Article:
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Filing for Divorce in Puerto Rico


Filing for Divorce in Puerto Rico


Getting a Divorce in Puerto Rico? Divorce Law Cheat Sheet for Puerto Rico


By DIVORCE360.COM STAFF

What are the residency requirements for filing for divorce in Puerto Rico?  
You must have lived in the commonwealth for at least one year before filing for divorce, unless the actions that led to the grounds for your divorce happened in Puerto Rico or while you or your spouse was living there. 

2. Does Puerto Rico have a waiting period?       
If you file on the grounds of “cruel treatment or grave injury” or abandonment for more than a year and you and your spouse have children, the court will hold a preliminary hearing to determine whether you and your spouse might reconcile. If either of you still wants a divorce, the court will go ahead and schedule a trial for your case. 


3. Does the commonwealth have grounds for divorce? 
Yes. In Puerto Rico, you may file for divorce based on these grounds: your spouse committed adultery — had an affair your spouse is in prison for a felony, unless he or she gets a suspended sentence your spouse is habitually drunk or addicted to drugs your spouse treats you cruelly or causes you severe injury your spouse has abandoned you and been gone for more than a year your spouse became incurably impotent after your marriage your spouse tried to corrupt your sons or to prostitute your daughters your spouse suggested prostituting you you and your spouse have been separated for more than two years your spouse is incurably insane and has been for more than seven years. This requires the testimony of two medical experts. You will be obligated to support your spouse.  

4. How does Puerto Rico determine the division of property?    
Without a prenuptial agreement, the division of your property will be up to the court. The court will equally divide all your community property — the property owned by both of you. Your separate property remains your own. The parent who is granted custody of your children will be allowed to have your family home as long as your children are minors, students or living with that parent because of a mental or physical disability. This includes all the things regularly used in your family home as well. '

5. Does Puerto Rico require mediation before a divorce is granted? 
Mediation is not required, though the court may order it in your case if you and your spouse disagree over child custody or visitation.

6. How does Puerto Rico determine child custody? 
In Puerto Rico, the court bases its decision only on the aspects of your specific case. The court will award custody of your children to the parent who, in the court’s view, is best suited to meet your child’s best interest. The other parent will be allowed to continue his or her relationship with your children to the extent that the court considers appropriate in your case.   The court will take into account any evidence of domestic abuse, you and your spouse’s conduct and possibly the wishes of your child in determining custody.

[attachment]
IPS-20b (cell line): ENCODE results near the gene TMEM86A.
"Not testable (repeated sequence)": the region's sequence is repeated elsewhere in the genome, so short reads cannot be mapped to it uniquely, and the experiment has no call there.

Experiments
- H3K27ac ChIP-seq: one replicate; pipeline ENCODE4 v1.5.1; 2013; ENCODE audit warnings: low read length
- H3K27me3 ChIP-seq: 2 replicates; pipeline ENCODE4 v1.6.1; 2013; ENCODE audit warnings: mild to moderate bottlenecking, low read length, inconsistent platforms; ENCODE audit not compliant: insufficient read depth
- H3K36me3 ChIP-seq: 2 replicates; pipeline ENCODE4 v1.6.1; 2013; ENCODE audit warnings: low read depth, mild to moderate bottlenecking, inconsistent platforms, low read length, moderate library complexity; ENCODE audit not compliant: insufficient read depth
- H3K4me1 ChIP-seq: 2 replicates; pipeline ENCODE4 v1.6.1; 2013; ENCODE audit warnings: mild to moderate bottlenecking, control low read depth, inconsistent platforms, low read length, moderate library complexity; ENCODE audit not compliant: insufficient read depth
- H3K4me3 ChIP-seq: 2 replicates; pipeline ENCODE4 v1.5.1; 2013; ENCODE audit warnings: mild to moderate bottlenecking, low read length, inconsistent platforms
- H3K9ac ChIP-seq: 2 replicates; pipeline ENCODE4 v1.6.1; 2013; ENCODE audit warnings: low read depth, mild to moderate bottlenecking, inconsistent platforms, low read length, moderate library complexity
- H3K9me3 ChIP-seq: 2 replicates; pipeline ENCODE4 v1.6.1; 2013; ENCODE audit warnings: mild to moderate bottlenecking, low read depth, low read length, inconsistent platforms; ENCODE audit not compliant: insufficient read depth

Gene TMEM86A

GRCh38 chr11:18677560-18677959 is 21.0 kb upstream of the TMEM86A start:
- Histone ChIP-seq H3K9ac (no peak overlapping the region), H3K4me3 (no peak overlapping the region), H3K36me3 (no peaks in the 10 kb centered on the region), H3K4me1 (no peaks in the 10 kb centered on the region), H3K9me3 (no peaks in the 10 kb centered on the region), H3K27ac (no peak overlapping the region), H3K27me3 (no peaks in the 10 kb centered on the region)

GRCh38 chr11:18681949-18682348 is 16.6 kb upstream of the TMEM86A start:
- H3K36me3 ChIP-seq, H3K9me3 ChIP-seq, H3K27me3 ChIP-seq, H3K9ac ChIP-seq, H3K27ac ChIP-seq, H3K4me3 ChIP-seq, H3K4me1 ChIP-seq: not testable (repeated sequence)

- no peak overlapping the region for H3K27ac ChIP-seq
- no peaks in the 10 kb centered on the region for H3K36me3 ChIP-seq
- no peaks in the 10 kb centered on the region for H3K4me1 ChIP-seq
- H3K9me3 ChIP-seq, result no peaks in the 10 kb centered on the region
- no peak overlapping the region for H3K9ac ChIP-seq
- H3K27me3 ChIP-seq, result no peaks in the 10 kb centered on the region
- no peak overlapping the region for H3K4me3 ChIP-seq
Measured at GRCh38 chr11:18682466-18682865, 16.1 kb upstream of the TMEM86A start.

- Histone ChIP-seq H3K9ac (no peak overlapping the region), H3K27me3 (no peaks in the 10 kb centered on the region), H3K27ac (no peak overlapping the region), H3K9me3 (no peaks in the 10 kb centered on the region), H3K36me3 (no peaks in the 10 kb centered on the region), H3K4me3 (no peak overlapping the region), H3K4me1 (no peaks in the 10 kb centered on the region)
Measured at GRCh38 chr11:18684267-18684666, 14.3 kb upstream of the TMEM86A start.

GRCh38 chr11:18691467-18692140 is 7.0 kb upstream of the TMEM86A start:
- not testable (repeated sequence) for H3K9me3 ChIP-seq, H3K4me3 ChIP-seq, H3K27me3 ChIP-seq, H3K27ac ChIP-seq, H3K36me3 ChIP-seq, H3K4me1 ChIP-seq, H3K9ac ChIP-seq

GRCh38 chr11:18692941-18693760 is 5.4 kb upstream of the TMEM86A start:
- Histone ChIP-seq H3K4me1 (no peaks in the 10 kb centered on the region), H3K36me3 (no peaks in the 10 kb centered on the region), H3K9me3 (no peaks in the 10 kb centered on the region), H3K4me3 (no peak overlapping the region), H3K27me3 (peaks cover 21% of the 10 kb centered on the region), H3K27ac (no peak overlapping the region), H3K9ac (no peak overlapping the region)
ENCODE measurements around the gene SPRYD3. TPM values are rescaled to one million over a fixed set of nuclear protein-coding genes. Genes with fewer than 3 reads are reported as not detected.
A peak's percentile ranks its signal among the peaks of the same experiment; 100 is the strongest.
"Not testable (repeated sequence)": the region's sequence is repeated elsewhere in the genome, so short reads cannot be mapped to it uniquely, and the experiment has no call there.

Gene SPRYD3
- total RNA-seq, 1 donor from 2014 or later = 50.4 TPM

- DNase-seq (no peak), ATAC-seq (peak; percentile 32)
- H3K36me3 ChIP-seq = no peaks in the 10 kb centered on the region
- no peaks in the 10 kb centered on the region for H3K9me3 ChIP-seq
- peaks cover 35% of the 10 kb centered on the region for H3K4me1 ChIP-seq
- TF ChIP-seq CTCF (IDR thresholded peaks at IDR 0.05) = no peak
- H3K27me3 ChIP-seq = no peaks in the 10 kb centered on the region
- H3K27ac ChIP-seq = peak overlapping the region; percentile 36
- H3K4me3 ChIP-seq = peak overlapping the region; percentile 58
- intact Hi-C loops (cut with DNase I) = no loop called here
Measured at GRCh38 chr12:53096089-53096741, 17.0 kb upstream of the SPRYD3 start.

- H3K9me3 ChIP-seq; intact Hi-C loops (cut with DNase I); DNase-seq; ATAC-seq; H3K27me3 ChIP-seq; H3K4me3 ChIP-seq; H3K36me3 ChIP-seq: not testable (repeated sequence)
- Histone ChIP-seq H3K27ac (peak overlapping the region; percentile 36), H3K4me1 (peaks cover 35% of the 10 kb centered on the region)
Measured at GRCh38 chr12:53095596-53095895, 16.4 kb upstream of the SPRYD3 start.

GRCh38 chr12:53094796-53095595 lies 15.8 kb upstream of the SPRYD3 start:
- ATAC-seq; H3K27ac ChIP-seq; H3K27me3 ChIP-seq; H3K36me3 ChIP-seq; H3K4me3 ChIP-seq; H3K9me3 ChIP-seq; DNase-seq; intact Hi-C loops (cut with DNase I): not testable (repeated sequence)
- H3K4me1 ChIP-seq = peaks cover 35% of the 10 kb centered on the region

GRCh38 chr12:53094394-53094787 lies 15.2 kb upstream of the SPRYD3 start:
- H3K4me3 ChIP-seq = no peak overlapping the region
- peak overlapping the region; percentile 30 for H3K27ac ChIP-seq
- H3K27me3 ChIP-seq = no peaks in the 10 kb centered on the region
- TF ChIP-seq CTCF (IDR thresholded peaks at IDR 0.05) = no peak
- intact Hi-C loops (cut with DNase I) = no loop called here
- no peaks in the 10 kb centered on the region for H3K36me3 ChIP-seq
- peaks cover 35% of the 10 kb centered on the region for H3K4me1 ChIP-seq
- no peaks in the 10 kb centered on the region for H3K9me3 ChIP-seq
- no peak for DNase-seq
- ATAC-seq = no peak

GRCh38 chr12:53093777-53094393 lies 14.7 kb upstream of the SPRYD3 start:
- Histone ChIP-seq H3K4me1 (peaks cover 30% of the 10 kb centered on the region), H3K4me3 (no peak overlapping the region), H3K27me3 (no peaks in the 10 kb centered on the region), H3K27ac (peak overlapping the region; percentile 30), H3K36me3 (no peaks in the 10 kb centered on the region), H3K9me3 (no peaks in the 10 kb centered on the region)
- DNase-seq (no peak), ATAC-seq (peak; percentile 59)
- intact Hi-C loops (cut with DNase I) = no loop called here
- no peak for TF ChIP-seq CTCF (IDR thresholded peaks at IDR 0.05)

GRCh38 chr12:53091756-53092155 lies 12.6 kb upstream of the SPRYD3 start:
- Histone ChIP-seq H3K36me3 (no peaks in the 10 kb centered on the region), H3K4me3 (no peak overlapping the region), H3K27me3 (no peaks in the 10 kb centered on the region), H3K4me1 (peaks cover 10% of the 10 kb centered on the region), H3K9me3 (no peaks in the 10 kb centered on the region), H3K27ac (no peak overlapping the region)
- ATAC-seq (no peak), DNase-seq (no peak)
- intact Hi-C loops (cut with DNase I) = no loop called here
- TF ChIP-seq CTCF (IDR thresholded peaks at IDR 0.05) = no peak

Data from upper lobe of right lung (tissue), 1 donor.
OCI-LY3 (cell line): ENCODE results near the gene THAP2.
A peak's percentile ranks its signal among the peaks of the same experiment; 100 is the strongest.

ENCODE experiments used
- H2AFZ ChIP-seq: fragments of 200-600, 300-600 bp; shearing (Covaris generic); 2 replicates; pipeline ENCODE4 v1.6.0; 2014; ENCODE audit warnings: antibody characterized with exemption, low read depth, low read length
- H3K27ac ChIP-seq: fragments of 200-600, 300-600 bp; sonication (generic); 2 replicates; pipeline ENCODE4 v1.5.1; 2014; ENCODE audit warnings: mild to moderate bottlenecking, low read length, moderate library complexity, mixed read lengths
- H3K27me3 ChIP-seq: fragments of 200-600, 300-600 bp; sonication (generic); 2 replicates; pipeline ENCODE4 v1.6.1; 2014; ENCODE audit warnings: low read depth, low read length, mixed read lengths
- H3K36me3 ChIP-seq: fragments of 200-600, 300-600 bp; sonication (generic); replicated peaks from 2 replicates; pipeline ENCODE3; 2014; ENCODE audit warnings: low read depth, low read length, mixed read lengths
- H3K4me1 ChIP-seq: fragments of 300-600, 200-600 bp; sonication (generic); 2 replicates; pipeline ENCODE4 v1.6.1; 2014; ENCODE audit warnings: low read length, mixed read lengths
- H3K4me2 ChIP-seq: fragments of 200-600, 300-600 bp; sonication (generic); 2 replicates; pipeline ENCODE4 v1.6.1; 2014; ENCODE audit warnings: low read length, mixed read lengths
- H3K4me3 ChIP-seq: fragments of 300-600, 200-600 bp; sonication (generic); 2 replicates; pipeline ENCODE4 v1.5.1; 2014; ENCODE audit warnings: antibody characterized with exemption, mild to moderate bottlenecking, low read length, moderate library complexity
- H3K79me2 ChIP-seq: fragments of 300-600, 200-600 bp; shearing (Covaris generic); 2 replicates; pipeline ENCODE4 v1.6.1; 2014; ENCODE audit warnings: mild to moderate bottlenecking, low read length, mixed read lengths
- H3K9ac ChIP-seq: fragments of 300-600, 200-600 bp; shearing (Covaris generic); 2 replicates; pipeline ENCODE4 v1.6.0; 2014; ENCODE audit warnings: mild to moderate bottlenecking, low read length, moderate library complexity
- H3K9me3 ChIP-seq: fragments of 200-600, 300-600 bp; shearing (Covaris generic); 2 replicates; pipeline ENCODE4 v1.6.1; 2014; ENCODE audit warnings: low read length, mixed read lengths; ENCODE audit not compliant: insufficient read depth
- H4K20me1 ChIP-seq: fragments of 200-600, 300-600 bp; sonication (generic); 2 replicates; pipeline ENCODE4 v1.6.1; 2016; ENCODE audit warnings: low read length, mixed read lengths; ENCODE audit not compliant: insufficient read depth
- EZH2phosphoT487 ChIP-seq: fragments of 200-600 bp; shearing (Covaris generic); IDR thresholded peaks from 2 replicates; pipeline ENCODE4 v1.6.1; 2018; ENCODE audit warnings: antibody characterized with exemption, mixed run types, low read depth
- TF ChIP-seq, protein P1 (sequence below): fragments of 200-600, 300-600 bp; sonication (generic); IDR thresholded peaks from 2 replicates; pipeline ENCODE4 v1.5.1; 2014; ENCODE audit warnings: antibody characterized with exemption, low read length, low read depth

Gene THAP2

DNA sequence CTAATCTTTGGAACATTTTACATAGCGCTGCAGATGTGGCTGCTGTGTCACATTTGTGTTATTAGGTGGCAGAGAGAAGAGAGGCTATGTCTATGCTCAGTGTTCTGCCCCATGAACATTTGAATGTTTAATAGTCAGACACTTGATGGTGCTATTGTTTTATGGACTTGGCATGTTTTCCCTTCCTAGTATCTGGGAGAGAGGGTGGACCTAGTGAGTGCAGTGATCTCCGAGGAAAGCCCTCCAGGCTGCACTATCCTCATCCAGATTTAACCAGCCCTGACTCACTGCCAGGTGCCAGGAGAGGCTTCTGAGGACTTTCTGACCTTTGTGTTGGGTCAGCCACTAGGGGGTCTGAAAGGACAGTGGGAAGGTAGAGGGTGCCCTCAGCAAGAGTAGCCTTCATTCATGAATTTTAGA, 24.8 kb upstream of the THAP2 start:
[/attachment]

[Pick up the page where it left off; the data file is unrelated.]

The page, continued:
7. How does the commonwealth calculate child support?      
Puerto Rico uses a set of state guidelines to determine child support. They are based on you and your spouse’s net incomes, total capital and property. If the guidelines would result in an unfair or inadequate child support order, however, the court will consider these factors in setting a different amount:

  • You, your spouse and your child’s financial resources.
  • Your child’s physical and emotional health and his or her educational abilities.
  • The lifestyle your child would have enjoyed if you and your spouse did not divorce.
  • How your taxes are affected by child support.
  • Any non-monetary contributions you or your spouse makes toward your child’s care.  


Your support order also will include the costs of health insurance for your child.   

8. How does Puerto Rico determine and calculate alimony?   
Alimony is not a given, but you or your spouse may request it. If you decide to seek alimony, the court will evaluate whether you have enough resources to get by, taking into consideration the following:

  • Any agreement between you and your spouse your age and health.
  • Your professional qualifications and how likely you are to find a job.
  • Your past and future responsibilities for your family.
  • Whether you assisted in your spouse’s commercial, industrial or professional activities.
  • How long you were married and lived together.
  • You and your spouse’s finances.
  • Any other factor the court considers relevant.   


Alimony ends if the court decides it is no longer necessary or if you remarry or live with someone. 

9. Is there a waiting period before remarriage in Puerto Rico? 
No, you are free to remarry after the court delivers the final judgment ending your marriage. But if you are a woman and decide to remarry within 30 days of your divorce, you’ll be required to prove that you’re not pregnant.


FOR MORE INFORMATION:

Puerto Rico’s divorce laws are online at http://michie.lexisnexis.com/puertorico/lpext.dll?f=templates&fn=main-h.htm&cp=. 








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